3. Space available – complete a detailed survey of your plot, including above and below ground services and see what usable space you have, at this stage its best to engage with an Architect.
  4. Additional facilities – as well as increasing office and production space remember with more staff on site you’ll need to increase basic facilities such as car parking, bicycle storage, toilets, breakout space etc – your Architect will assist with exact numbers needed.
  5. Permissions – can I complete the works on my unit; do I own it, if not seek permission from your landlord.
  6. Programme – allow enough time to complete the design before starting works on site. Although tempting, changes late in the build process can be quite costly. Make sure you plan this time well and have consider your operational constraints will be affected by the construction programme.
  7. Operational constraints – plan how you will operate your business effectively before, during and after construction works.
  8. Cost – once you have an initial scheme ready have it costed up by a Quantity Surveyor or Cost Consultant.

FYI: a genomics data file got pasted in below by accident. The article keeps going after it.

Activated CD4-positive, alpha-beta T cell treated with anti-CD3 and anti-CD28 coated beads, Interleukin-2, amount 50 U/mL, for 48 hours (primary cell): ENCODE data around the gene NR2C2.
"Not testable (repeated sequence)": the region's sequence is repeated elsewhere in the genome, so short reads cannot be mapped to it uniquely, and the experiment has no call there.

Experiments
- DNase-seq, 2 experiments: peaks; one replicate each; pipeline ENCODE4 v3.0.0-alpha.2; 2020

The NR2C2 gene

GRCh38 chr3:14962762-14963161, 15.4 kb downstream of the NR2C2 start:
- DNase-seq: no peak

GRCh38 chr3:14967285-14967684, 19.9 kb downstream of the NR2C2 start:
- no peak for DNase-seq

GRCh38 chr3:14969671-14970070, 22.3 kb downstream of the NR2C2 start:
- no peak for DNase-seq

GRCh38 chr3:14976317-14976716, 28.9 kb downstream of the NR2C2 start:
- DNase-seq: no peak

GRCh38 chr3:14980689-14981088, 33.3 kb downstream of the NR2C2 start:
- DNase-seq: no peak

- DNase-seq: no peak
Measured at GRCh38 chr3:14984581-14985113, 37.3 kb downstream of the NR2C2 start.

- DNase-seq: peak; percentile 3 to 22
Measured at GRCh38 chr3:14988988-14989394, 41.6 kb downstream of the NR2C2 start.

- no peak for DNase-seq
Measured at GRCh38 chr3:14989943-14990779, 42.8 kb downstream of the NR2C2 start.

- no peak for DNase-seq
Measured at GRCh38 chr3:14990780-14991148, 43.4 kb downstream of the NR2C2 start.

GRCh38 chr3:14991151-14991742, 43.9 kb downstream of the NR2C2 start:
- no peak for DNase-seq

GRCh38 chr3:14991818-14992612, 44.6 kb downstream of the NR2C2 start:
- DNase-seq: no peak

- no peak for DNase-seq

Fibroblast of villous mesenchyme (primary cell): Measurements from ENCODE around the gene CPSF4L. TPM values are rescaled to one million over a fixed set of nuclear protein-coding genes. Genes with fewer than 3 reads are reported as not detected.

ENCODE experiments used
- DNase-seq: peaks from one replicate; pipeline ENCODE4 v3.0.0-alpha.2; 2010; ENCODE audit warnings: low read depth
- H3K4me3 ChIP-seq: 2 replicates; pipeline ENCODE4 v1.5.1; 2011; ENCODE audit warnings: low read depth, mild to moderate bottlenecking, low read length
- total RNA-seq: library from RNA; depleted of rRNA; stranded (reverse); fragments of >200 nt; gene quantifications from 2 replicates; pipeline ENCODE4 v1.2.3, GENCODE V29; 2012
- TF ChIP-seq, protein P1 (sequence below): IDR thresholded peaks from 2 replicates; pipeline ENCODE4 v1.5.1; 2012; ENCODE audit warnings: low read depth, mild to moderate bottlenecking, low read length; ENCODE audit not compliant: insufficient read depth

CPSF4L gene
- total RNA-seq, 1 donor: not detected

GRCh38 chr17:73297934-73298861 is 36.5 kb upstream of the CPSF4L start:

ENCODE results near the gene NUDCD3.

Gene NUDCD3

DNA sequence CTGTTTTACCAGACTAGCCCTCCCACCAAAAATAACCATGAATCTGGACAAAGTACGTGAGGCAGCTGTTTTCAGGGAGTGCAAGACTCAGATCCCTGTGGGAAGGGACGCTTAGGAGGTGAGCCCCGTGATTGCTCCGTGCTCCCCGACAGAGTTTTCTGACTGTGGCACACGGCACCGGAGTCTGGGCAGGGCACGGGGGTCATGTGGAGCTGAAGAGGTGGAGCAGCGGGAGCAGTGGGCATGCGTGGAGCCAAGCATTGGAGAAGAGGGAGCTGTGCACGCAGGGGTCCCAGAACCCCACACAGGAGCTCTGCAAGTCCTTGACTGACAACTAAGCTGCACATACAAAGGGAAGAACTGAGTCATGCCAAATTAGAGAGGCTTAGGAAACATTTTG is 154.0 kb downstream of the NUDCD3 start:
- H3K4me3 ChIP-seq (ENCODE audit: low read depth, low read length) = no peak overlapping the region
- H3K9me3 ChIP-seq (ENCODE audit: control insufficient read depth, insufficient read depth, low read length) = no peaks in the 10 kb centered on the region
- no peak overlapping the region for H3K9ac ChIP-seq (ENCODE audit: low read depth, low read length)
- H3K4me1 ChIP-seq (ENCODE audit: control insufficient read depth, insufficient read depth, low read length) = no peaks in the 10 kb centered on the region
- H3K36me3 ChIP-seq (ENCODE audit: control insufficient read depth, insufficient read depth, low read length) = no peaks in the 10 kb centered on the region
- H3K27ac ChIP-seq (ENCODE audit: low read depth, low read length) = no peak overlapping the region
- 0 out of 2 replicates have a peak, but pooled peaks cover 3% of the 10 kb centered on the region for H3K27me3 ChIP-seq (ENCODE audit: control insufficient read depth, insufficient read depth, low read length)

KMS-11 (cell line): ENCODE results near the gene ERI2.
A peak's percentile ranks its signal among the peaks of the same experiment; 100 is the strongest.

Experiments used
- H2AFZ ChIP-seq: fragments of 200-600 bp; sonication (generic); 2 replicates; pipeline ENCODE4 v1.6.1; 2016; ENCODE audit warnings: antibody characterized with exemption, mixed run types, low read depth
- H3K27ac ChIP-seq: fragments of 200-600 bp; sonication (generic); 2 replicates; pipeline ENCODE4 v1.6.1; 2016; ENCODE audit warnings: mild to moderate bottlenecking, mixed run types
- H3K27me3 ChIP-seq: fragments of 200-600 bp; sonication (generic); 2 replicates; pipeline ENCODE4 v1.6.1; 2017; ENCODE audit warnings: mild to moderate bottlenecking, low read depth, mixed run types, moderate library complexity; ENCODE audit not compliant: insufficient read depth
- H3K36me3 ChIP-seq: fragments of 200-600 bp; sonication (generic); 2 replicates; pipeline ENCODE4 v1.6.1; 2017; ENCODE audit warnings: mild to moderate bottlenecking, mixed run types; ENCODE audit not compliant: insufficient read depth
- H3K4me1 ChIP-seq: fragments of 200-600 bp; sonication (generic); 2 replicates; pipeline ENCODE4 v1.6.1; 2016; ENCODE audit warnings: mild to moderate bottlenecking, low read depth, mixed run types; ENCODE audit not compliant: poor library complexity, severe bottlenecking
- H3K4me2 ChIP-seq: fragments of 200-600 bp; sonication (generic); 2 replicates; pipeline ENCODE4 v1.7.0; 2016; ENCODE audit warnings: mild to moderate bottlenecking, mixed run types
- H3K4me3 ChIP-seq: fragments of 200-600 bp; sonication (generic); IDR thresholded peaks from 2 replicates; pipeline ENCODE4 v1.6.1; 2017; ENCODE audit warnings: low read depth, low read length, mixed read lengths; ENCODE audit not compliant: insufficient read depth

9. Finances – have a plan to finance the project prior to starting it.

Once you have all the above in order it’s time to procure the right team to deliver your project for you. Whether you’re at this stage or would like early assistance on evaluating your property please get in touch with Wigley Building & Development Limited and we’ll be happy to help!

 

Charlie Brooks

Construction Director

The Benefits and Challenges of a University Placement

What are the benefits of a 12-month sandwich placement?

University placements are an essential part of a degree course as they give students the opportunity to put the theory learnt in lecture halls into practice within a real-life work environment. Placements help to improve student professionalism and accelerate student maturity, as you branch out into the world of work prior to graduation. You learn valuable work-life skills such as time management, with having to meet many deadlines and therefore having to prioritise your workload. This enhances your problem-solving and organisational skills which are crucial for any job role across a variety of industries.